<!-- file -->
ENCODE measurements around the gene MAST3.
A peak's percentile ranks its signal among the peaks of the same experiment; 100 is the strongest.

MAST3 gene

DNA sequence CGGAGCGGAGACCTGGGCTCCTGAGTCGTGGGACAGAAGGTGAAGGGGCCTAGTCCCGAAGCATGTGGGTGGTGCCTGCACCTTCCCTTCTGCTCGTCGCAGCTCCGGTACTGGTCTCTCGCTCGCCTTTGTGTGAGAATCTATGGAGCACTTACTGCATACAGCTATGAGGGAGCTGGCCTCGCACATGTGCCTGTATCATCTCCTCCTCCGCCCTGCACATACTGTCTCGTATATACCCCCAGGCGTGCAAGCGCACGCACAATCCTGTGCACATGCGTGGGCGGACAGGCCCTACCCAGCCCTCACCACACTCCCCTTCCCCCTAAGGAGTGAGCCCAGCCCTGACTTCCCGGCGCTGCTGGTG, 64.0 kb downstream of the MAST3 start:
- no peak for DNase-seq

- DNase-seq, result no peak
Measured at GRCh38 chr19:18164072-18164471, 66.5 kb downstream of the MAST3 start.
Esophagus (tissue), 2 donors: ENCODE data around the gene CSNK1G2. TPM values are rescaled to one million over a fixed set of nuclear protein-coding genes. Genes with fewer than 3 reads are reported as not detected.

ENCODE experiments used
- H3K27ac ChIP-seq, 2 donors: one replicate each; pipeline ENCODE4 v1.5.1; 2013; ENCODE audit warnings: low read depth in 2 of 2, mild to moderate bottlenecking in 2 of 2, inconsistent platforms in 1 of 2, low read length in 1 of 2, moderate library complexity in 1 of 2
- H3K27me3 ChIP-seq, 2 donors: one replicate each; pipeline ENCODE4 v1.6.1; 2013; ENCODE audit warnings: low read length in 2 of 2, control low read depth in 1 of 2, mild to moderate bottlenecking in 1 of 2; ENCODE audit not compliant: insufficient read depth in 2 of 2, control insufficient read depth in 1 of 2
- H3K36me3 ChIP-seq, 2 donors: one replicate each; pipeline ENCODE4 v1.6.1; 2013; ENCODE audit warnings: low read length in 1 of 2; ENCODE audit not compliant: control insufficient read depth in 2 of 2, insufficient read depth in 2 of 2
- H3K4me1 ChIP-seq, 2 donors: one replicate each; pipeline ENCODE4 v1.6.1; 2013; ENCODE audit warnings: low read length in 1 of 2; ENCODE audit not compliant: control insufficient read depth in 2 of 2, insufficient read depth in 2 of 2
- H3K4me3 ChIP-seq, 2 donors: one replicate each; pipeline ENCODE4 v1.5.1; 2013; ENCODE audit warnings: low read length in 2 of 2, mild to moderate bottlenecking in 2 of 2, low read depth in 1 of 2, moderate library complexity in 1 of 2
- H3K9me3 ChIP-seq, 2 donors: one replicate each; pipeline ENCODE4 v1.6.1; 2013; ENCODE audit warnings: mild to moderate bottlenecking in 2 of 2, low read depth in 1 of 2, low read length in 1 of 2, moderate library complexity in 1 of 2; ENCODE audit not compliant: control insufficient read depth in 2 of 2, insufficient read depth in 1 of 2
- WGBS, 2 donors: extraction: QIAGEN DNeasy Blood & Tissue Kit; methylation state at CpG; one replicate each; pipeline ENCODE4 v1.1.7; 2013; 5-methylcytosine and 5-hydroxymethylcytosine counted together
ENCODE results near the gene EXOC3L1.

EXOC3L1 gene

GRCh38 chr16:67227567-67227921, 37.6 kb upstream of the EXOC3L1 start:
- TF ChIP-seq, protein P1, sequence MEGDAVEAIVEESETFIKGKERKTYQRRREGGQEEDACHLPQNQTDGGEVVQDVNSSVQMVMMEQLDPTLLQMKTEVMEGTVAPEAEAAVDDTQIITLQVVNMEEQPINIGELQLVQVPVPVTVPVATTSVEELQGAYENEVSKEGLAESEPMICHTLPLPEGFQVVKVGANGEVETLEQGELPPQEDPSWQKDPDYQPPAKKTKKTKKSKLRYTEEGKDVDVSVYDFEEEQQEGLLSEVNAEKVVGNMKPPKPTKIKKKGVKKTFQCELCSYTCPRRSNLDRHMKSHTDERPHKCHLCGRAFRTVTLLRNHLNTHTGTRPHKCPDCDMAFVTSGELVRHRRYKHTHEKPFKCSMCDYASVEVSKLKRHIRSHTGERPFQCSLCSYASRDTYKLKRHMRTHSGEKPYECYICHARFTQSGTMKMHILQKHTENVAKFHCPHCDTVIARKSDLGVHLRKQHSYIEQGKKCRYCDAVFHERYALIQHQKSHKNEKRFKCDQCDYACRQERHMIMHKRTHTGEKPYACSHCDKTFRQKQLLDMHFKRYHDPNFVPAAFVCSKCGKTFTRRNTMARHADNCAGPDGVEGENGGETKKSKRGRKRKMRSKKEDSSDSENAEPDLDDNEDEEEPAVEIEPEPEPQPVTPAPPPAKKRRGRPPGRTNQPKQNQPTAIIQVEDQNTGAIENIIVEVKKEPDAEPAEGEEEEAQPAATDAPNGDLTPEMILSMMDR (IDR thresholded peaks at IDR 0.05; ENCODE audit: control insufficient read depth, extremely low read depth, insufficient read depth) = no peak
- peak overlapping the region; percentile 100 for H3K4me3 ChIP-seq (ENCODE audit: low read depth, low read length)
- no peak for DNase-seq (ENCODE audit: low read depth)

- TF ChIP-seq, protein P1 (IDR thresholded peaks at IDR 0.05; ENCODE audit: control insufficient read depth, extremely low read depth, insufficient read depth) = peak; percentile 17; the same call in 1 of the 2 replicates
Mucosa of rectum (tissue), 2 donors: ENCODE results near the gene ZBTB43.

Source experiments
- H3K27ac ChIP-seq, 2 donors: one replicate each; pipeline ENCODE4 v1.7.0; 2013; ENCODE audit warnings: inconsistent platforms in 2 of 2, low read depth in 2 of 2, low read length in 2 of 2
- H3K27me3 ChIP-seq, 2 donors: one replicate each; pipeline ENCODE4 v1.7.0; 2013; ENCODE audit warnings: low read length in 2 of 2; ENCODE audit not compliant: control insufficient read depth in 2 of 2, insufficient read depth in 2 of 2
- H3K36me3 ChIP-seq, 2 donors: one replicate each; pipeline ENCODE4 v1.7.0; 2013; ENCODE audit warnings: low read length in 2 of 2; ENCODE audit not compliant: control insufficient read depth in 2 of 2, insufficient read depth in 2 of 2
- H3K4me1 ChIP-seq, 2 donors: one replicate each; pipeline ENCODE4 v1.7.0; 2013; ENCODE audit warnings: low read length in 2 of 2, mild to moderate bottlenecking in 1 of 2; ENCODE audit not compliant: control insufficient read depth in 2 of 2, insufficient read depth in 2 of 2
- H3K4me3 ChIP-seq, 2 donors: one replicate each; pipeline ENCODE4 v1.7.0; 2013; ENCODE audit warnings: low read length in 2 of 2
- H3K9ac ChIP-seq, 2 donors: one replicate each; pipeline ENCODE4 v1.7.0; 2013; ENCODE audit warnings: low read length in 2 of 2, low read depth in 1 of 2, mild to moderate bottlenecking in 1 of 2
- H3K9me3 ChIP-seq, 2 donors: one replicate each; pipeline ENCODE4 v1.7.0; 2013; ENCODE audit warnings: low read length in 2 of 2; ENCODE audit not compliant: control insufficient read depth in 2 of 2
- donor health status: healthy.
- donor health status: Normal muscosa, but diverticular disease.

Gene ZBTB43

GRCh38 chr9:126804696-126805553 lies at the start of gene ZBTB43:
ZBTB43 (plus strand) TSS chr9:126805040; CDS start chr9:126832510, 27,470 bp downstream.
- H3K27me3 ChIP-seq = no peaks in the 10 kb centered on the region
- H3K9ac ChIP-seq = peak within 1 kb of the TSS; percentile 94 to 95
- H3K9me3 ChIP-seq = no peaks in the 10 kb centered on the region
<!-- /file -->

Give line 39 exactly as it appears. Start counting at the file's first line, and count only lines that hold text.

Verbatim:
- H3K9ac ChIP-seq = peak within 1 kb of the TSS; percentile 94 to 95